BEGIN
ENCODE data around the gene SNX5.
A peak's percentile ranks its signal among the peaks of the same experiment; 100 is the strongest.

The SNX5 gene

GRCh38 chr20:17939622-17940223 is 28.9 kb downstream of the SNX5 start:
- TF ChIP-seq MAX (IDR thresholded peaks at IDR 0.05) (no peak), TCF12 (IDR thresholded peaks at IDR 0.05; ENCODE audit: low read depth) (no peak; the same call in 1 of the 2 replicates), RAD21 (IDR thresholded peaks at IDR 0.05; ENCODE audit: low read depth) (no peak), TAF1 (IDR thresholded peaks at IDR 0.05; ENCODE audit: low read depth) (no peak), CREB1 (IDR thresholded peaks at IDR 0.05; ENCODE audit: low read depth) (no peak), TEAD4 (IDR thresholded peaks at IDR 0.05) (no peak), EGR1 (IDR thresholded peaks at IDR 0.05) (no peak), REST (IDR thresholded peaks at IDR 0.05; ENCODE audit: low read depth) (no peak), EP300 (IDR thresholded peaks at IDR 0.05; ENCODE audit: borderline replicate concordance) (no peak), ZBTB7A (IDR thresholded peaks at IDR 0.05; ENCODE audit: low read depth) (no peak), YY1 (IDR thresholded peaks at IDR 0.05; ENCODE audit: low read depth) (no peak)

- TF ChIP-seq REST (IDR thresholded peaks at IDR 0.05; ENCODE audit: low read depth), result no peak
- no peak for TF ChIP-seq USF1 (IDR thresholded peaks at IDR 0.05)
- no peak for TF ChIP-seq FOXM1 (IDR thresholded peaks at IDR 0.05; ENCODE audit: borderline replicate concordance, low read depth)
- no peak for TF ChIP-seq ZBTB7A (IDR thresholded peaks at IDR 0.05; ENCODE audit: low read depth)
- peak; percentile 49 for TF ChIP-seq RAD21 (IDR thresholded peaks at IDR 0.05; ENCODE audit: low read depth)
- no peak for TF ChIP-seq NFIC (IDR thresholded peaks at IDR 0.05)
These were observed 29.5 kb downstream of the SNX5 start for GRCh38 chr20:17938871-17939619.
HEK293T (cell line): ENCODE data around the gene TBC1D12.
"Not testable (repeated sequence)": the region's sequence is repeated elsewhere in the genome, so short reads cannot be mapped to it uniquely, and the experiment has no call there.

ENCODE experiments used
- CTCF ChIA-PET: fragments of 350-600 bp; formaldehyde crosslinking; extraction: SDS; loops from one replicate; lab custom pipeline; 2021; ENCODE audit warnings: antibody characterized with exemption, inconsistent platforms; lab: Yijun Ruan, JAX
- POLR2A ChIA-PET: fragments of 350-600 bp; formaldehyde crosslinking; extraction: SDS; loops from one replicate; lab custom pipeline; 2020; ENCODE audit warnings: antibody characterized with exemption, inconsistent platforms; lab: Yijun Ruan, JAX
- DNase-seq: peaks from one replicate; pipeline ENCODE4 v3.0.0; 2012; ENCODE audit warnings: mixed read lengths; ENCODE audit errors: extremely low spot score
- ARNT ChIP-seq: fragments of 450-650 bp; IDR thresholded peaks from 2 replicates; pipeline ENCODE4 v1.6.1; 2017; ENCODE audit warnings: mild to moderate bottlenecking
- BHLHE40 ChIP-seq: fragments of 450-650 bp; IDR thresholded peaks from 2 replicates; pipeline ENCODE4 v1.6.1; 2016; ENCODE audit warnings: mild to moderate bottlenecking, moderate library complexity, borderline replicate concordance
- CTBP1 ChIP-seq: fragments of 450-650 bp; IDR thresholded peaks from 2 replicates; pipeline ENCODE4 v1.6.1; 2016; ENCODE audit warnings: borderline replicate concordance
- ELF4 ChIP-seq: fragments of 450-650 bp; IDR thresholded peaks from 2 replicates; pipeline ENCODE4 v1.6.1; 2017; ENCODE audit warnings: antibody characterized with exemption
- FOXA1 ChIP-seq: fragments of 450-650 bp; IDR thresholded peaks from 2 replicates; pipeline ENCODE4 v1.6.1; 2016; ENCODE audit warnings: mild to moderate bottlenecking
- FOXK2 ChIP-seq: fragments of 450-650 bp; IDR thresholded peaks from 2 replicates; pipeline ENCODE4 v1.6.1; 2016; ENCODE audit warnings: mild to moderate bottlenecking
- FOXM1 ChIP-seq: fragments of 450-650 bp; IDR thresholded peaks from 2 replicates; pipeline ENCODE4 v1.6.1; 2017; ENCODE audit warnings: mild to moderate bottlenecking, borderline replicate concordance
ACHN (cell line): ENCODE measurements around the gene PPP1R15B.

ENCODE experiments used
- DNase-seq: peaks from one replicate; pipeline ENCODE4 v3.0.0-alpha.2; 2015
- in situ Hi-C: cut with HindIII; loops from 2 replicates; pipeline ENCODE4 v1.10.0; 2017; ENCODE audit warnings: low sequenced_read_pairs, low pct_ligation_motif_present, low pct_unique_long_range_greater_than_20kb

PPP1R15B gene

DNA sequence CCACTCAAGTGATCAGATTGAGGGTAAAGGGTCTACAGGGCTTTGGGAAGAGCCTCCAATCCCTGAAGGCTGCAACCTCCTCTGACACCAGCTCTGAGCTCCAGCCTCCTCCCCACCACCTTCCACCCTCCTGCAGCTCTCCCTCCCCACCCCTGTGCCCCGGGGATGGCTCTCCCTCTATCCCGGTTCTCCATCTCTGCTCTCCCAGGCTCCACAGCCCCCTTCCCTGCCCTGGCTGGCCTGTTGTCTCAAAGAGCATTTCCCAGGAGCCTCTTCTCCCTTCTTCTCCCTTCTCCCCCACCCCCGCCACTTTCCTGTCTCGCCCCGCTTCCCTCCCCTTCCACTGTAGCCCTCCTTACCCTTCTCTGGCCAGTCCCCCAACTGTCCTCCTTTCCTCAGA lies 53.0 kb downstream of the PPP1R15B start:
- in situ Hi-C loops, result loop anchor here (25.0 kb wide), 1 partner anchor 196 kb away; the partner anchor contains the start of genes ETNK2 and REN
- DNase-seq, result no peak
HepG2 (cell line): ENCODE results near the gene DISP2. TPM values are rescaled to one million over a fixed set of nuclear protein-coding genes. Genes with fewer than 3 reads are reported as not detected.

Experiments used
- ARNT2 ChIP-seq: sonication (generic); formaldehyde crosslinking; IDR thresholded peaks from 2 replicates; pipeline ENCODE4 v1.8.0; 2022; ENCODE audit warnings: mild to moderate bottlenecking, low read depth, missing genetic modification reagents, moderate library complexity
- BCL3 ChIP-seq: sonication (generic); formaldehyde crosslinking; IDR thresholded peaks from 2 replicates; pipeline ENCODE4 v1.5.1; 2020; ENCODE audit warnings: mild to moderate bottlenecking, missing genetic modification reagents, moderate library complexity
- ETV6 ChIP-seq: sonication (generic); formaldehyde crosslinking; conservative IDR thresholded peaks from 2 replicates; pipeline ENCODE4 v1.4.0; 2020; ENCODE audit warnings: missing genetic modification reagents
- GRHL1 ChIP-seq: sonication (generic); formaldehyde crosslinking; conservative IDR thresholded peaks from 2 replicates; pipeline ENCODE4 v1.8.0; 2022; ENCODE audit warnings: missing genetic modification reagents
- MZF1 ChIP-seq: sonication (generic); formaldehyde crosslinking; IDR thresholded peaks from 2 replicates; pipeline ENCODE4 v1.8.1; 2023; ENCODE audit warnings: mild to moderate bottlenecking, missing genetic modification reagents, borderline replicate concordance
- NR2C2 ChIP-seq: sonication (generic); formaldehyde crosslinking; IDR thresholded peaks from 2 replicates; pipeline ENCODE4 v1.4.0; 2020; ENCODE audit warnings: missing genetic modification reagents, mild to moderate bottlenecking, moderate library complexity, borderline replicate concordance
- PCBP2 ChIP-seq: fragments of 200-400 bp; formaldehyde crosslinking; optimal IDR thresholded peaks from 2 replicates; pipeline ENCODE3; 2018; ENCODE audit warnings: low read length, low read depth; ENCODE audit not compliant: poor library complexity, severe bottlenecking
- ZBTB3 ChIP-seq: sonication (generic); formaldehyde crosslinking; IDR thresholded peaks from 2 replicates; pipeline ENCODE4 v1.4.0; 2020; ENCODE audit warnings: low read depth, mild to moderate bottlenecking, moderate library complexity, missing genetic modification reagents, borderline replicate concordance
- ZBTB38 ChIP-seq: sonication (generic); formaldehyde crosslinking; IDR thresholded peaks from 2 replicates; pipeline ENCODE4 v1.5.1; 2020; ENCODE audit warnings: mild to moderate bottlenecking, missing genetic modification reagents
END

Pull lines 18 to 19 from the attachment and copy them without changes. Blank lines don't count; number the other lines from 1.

- DNase-seq: peaks from one replicate; pipeline ENCODE4 v3.0.0; 2012; ENCODE audit warnings: mixed read lengths; ENCODE audit errors: extremely low spot score
- ARNT ChIP-seq: fragments of 450-650 bp; IDR thresholded peaks from 2 replicates; pipeline ENCODE4 v1.6.1; 2017; ENCODE audit warnings: mild to moderate bottlenecking